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Keep Your Child Healthy During Cold and Flu Season

Common-sense ways to ward off germs


Updated October 07, 2013

Written or reviewed by a board-certified physician. See About.com's Medical Review Board.

While there are four seasons weather- and calendar-wise, there is another time of year that is less about dressing differently, and more about staying healthy: cold and flu season. Running from around mid-October until about March (with a peak in January and February), cold and flu season brings to mind runny noses, coughs, and fevers. And while you can't necessarily stop your little one from getting sick, there are things you can do to try to stave off germs and bugs and keep your child healthy during the long winter. 

Review Hand-Washing Techniques

Steven Puetzer
Steven Puetzer

Washing your hands, which is one of the most effective ways to get rid of germs, is one of those basic human tasks that we should just all automatically know how to do, right? No. While it is simple, it's important, and one for which everyone should know the proper technique. The Centers for Disease Control and Prevention recommends that you wash your hands using soap and clean-running water for about 20 seconds. Tell your preschooler to sing the alphabet twice while she washes so you know she's doing it long enough. And while parents may choose to hum an alternate tune, the same hand-washing vigilance applies to you, too.

Your preschooler should also know when to wash her hands. After using the toilet is an obvious time, but your little one should also understand that her hands need to be cleaned after a host of other situations, including (but not limited to):

  • Before meals and snacks
  • After playing outside
  • After touching an animal
  • Before meeting and touching a baby
  • After sneezing or wiping your nose
  • Before preparing food


Make Sure Vaccinations Are Up-To-Date

While regularly-scheduled vaccinations won't prevent a common cold, they will make sure your child doesn't have to fight off other types of diseases. A flu shot can also help prevent your child from getting the flu. Talk to your child's pediatrician about what will work best for your family. 

No Nose Picking!

Nose picking in preschoolers is a common habit, but not one you have to accept.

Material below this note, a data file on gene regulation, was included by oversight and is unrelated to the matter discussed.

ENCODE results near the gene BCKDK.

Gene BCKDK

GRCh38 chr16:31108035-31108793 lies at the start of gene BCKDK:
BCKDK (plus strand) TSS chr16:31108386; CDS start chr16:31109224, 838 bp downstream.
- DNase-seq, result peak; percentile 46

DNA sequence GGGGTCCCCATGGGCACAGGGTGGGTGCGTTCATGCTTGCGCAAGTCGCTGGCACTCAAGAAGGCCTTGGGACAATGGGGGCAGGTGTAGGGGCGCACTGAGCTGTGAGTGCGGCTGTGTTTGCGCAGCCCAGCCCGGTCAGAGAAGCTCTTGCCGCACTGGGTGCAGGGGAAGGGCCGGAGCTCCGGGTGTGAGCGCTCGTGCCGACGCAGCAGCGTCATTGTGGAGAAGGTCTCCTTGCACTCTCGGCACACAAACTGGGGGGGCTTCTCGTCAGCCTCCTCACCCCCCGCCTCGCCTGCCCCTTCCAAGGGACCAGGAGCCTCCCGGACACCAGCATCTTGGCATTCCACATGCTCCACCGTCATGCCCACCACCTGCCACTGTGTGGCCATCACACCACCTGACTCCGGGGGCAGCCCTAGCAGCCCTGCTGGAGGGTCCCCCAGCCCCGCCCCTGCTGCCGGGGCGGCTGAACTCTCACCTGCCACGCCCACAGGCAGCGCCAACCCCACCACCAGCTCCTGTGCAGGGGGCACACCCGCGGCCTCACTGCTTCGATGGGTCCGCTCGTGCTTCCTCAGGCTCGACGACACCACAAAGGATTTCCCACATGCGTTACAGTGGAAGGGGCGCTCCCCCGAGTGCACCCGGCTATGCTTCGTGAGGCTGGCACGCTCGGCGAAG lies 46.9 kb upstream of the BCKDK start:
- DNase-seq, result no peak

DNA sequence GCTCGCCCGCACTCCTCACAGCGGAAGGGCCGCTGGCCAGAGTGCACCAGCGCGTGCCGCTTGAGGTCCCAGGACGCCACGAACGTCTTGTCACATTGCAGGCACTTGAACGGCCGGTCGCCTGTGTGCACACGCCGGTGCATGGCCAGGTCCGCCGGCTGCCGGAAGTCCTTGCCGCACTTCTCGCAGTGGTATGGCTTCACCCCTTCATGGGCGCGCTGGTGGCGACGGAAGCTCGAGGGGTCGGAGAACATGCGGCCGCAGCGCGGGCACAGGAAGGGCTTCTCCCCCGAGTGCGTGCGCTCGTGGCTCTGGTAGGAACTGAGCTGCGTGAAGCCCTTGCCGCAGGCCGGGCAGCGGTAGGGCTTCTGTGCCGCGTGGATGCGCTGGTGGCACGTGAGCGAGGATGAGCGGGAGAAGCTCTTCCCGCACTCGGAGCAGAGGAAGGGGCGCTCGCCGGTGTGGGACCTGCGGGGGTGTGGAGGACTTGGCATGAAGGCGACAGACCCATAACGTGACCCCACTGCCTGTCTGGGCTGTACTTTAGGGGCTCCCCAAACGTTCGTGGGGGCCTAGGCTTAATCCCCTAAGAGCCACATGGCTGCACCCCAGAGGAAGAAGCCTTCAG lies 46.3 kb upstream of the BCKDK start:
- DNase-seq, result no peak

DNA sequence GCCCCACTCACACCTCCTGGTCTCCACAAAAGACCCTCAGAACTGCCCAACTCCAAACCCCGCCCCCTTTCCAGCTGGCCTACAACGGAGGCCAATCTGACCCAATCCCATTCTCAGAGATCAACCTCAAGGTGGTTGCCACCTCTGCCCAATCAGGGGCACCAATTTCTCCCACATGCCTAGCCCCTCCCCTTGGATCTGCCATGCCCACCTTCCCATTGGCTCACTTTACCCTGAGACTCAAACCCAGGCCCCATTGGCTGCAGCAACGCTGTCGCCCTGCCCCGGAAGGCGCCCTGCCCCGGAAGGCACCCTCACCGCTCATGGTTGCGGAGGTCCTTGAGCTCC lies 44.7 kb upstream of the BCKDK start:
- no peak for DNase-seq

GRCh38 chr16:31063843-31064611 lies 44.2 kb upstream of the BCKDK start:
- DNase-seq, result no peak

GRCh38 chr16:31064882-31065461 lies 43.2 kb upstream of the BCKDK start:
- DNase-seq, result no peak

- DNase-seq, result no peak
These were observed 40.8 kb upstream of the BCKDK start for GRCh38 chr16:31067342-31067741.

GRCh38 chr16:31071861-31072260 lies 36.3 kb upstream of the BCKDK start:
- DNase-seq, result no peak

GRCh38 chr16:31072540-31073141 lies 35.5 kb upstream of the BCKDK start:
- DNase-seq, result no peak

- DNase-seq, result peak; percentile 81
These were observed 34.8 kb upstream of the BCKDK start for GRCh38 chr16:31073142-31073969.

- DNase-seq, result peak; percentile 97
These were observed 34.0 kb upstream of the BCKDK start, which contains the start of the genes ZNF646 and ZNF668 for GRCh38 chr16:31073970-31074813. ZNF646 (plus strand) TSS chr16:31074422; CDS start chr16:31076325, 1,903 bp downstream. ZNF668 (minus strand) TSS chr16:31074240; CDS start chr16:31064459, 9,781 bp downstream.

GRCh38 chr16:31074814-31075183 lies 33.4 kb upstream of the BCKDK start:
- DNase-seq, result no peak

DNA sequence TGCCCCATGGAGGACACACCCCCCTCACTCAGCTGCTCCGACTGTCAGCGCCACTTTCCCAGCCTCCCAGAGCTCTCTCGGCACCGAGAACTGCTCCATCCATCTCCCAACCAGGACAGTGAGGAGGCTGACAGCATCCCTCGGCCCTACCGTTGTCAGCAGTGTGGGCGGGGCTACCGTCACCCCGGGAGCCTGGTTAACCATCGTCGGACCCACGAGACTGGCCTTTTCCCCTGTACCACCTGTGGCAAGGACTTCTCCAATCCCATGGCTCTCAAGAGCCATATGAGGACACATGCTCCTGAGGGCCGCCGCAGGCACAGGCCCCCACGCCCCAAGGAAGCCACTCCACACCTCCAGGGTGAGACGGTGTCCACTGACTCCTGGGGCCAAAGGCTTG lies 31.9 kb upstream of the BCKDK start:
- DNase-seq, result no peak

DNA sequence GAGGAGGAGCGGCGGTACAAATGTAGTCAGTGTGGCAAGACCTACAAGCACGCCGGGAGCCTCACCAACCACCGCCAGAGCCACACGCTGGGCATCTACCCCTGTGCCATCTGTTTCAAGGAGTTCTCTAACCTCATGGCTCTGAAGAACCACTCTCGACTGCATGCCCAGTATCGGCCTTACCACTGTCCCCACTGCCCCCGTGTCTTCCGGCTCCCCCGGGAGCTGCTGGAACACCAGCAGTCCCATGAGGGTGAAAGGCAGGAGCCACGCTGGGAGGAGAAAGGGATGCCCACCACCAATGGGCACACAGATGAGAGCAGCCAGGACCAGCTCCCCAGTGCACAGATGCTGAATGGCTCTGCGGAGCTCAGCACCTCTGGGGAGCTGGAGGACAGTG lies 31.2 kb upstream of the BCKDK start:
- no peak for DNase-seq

Thomas Northcut

Even if your child washes his hands every time you tell him to, germs and bacteria can still reside there. And every time your child sticks his finger into his nose (or in his mouth), those little buggies transfer themselves into those parts of his body. 

If your child has to sneeze, make sure he knows to use a tissue or to do it into his elbow. This won't necessarily prevent him from getting a cold, but it will certainly help stop spread anything your child might have. 

Try to Avoid Exposure to Those Who Are Sick

Sick child
Sharon Dominick
By the time someone with a cold or a virus is outwardly showing symptoms, they've already been contagious for some time. Still, you'll want to limit your child's exposure to someone who is coughing and sneezing outwardly. This also means talking to your child's school or day care about their sick child policies. If you repeatedly notice sick children at places where your child goes on a regular basis, be sure to talk to the teacher or administrator about it. 

Discourage Sharing

Sure, most of the time, sharing is a behavior you want your little one to engage in. But when it comes to things like friends and cups and utensils, "mine" is the best policy. Viruses and bacteria can easily be transmitted through saliva, so making sure your little one avoids things that have been in someone else's mouth is the way to go. That means absolutely no sharing of food and drinks from a single dish, bowl, cup or other container.

Make Sure Your Little One is in Top Shape

While you likely do this every day, during the throws of cold and flu season, it's a good idea to make sure your preschooler is properly hydrated, is eating enough healthy foods, and is getting enough sleep. 

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